Monday, June 11, 2018

Playing the tourist in Punta Cana, Dominican Republic (2018)

Bávaro Beach in the Punta Cana tourism area

My wife and I had wanted to visit Punta Cana for years and finally had our opportunity in May 2018. We found a great deal at the all-inclusive Iberostar resort in the Bávaro Beach area, comprised of three hotels: Bávaro Suites, Iberostar Punta Cana and Iberostar Dominicana. We stayed at the Bávaro Suites area but could use the facilities at the other two hotels. As it turned out, we liked the Bávaro Suites just fine and had a nice-sized room close to the pool area.

This hotel complex is geared to serving huge crowds, and many of the guests hailed from Europe and South America as well as the US (Germans and Argentinians were especially there in good number), so Americans don't dominate there the way they sometimes do at other resorts. Food was plentiful and varied; not everything was a hit in my estimation but there was so much to choose from that it was inevitable to find plenty to one's liking. The service was very good overall. The Dominicans that we encountered on our trip struck me as friendly and exuberant, accommodating and easy to chat with.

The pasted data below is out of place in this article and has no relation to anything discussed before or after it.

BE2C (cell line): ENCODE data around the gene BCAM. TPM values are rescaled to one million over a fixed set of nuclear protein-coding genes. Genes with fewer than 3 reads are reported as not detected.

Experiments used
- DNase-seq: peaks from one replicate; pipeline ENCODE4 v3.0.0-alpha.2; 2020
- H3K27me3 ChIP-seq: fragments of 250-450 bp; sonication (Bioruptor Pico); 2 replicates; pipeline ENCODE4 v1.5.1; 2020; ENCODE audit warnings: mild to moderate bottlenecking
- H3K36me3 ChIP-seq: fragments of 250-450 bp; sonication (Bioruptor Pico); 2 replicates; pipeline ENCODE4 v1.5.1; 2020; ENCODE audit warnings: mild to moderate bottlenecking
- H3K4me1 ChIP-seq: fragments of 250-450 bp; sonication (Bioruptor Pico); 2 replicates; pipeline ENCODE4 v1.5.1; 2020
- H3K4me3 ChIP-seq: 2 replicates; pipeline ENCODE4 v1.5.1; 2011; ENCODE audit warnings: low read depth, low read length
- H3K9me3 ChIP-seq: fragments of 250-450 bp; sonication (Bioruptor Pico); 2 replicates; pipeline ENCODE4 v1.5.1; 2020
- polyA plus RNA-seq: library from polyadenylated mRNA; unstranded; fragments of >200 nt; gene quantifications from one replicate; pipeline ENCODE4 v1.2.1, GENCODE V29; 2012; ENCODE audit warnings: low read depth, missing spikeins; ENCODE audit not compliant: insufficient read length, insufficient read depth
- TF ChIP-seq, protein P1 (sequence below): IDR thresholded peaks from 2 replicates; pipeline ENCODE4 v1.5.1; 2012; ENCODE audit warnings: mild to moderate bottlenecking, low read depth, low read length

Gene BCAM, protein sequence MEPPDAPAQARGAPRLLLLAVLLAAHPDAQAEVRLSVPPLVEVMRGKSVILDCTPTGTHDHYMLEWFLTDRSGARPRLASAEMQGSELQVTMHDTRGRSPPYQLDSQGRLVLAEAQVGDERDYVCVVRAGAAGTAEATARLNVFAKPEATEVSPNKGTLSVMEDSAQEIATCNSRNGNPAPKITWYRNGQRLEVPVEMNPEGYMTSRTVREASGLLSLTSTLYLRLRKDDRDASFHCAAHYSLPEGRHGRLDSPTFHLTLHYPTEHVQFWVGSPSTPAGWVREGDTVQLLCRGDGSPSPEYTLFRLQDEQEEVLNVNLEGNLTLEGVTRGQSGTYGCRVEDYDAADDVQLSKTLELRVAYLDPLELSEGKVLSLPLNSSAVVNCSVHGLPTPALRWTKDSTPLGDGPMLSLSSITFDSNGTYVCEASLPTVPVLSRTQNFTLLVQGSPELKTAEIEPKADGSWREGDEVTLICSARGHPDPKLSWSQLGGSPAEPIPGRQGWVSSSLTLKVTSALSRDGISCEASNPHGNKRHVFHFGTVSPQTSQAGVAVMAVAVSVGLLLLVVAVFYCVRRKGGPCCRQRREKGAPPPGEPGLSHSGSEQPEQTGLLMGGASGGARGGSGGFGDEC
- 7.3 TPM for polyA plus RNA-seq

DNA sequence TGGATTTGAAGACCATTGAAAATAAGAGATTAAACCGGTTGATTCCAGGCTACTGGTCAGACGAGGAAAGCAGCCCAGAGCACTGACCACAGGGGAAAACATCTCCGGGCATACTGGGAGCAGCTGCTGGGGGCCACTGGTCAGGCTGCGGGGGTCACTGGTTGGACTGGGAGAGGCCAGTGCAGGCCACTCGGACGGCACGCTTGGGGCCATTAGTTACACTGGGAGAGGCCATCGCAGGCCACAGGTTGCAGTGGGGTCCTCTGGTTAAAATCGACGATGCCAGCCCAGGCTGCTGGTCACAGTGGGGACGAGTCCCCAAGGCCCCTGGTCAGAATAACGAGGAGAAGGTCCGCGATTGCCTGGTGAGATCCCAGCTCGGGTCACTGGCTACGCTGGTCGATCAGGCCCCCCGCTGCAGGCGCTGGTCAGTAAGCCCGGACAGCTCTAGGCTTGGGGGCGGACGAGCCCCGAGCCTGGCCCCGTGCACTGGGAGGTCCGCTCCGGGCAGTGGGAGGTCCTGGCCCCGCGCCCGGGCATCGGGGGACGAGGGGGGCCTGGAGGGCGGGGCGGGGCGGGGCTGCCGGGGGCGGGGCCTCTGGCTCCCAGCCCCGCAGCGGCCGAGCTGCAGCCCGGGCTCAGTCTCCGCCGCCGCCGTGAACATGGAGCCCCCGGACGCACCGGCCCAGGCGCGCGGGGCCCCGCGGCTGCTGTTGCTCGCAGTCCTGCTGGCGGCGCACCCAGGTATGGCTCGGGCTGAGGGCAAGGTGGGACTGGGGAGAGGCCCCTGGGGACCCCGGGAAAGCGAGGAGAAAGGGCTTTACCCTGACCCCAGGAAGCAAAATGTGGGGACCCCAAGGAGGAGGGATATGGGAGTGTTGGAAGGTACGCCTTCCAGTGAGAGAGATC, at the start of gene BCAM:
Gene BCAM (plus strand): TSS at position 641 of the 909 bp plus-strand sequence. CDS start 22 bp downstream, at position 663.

I observed that items were pricey, and outside of the normal run of tourist activities, there was not much of interest close by unless you didn't mind being on a long guided tour to Isla Saona, Altos de Chavón or Santo Domingo which would have eaten up most of the day. Any impulses I might have had to stray from the resort or the shopping areas in Punta Cana were tempered by the distances, the cost of hiring a taxi, and the intense heat. Things for sale were mostly the souvenirs that everyone is accustomed to buying, save some local crafts. The best way to catch the local flavor was by buying food, no pun intended. A free shuttle can pick you up at the hotel at certain times of the day to be taken to a small shopping mall called the San Juan Plaza Shopping Center. We did find a few souvenirs there but we especially liked finding Dominican specialties in the supermarket.

Accurately or not, I generally gauge the pride or the knowledge that the local hospitality industry has in the regional culture by the amount of cultural items that are available at the airport. It was impossible to find so much as a guidebook there, and in that respect the area did not compare as well to Cancún, which was built in the middle of a number of culturally significant centers, such as the Mayan ruins at Tulum. My recollection was that the taxis to go into town were not as expensive in Cancún as they were in Punta Cana.

For me, the negatives were minor because the amenities and the friendliness of our hosts made the trip more than worthwhile. After noticing how difficult it would be to go off the beaten path in a way that I would have normally liked, I decided that for this trip, I would not engage in that pursuit and play the tourist on this trip - just this once.

Wednesday, May 23, 2018

A quick business trip to Bogotá, Colombia (2018)

Part of the "welcoming committee" at Andrés DC Restaurant in Bogotá